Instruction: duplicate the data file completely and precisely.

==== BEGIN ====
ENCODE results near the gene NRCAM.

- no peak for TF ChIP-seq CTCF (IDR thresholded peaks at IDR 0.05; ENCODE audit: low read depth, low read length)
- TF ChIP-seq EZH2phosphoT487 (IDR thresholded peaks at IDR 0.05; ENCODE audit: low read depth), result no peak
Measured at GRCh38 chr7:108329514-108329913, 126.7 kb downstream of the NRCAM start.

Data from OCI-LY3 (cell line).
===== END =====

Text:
ENCODE results near the gene NRCAM.

- no peak for TF ChIP-seq CTCF (IDR thresholded peaks at IDR 0.05; ENCODE audit: low read depth, low read length)
- TF ChIP-seq EZH2phosphoT487 (IDR thresholded peaks at IDR 0.05; ENCODE audit: low read depth), result no peak
Measured at GRCh38 chr7:108329514-108329913, 126.7 kb downstream of the NRCAM start.

Data from OCI-LY3 (cell line).